Last semester was huge for the fossil fuel divestment campaign at Swarthmore. In November, Swarthmore’s largest investment consultant, Cambridge Associates, announced that it is willing to actively assist Swarthmore in divesting from fossil fuels, meaning a plan for divestment is now just a phone call away. In December, 100 students delivered a petition to the Board of Managers signed by over 800 students (a majority of the student body!) calling for a commitment to divest. Our message is clear: Swarthmore has a historic opportunity to align our investments with our institutional values, shield our endowment from the carbon bubble, and make a powerful statement on climate ahead of the pivotal UN Climate Conference this fall.
In the three years since it began here at Swarthmore College, the international divestment movement has grown to over 500 campaigns around the world. The movement has assembled a groundbreaking coalition of universities, cities, religious institutions, and world leaders including World Bank President Jim Yong-Kim, U.N climate chief Christiana Figueres ‘79, and U.N General Secretary Ban Ki-Moon. The Rockefeller Foundation (built off the wealth of Standard Oil Company), major Swedish and Norwegian pension funds valued at over $100 billion, and Stanford University all made divestment commitments in 2014.
Their message is clear: fossil fuel investments are incompatible with a just and sustainable future. Every year, climate change and our fossil fueled energy infrastructure causes millions of deaths, and the potential damage wrought by unchecked fossil fuel extraction is unthinkable. In this historic context, we have an unprecedented opportunity to make Swarthmore a leader in this international movement and live up to our institutional value of social responsibility by ending investments in deadly fossil fuels and reinvesting in the growing, sustainable economy.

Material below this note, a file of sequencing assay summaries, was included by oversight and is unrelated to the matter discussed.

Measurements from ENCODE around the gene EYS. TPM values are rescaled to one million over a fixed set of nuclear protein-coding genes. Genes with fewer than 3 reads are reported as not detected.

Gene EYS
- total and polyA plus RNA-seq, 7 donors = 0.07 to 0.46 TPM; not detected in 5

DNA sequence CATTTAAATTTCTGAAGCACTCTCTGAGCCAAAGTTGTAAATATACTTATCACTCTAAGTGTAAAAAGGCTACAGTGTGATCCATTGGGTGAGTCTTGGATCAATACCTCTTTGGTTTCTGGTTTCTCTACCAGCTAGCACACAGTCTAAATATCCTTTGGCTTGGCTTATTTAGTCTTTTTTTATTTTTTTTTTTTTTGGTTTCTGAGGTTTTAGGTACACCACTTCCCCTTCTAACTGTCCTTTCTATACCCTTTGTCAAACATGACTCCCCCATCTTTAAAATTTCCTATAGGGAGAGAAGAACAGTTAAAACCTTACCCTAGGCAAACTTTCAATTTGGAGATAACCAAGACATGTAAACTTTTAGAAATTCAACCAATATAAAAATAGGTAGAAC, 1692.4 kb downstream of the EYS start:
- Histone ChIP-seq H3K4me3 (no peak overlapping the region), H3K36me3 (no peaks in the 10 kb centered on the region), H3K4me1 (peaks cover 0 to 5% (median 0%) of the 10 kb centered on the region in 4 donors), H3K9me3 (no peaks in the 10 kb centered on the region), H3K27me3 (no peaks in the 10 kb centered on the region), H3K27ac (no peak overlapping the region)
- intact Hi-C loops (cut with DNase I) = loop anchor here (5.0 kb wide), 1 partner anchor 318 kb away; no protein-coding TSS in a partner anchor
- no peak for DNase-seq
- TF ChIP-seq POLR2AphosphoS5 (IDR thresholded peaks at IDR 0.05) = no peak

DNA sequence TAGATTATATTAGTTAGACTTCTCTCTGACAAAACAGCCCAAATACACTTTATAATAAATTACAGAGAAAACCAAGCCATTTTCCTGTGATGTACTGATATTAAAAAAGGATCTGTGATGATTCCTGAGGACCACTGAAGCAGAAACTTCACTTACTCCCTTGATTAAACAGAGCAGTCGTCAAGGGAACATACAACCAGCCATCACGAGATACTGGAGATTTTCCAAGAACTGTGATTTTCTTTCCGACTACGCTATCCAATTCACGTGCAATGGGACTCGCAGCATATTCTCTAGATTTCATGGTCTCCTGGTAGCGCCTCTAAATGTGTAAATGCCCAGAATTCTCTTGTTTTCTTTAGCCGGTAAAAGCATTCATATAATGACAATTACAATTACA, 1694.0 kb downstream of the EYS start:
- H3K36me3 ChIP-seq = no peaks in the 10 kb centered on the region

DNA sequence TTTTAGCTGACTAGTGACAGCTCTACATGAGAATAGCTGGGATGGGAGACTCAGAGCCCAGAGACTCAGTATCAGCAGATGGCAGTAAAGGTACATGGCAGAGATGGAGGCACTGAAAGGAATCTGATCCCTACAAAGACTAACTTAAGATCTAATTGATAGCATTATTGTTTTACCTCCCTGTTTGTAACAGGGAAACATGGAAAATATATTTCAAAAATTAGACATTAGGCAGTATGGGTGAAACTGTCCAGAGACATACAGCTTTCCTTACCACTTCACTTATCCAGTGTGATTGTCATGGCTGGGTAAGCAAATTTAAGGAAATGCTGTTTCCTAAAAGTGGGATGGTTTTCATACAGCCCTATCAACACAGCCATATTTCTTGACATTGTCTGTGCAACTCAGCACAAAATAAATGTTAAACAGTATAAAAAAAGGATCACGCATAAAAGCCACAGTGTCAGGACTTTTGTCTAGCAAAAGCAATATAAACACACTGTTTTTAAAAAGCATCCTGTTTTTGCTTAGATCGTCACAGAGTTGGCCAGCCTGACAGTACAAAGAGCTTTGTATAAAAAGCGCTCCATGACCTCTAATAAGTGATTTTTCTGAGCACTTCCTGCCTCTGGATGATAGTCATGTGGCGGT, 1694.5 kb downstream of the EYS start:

Divestment has put the fossil fuel industry on the defensive, challenging their power and beginning to shift the conversation on climate. The Alberta Oil Magazine warned that “energy executives ignore the [divestment] campaign at their own peril.” The Minerals Council of Australia, a coal industry group, is even attempting to make divestment illegal, claiming that it unduly burdens them because “stigmatization makes it difficult for an industry to engage with its customers, attract employees and more importantly access capital for investment purposes.” NRG, one of the largest electricity companies in the U.S, recently pledged to cut 90% of their carbon emissions by 2050, citing the political pressure from the divestment movement as a significant influence in this decision.
The financial risk posed by unburnable carbon to our endowment’s long-term health is clear. As Bevis Longstreth, who served as commissioner of the SEC under Ronald Reagan, argues, “fiduciaries have a compelling reason, on financial grounds alone, to divest these [fossil fuel] holdings before the inevitable correction occurs.” According to McGraw Hill and Standard and Poors estimates, fossil fuel shares have underperformed the market average by nearly 10 percent over last decade.
And fossil fuel investments are likely to become increasingly bad investments. If the world takes the necessary action to avoid catastrophic climate change (which UN scientists say means warming must not exceed 2 degrees Celsius), fossil fuel companies must leave 60% to 80% of current carbon reserves in the ground, stranding $20 trillion in assets. According to the investment bank HSBC, this would lead to a devaluation of fossil fuel companies by 40% to 60%. Obviously, we do not want to be invested in an industry when it takes that kind of hit. U.K. Energy Secretary Ed Davey warned that fossil fuel stocks could be the “sub-prime assets of the future.” And as UN Climate Chief Christiana Figueres ‘79 notes, climate science dictates that “we will move to a low-carbon world because nature will force us, or because policy will guide us,” and that continued fossil fuel investments constitute a “blatant breach of fiduciary duty.”
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Divestment is more than a naked action. It represents taking a careful, conscious, and more sustainable path into the future.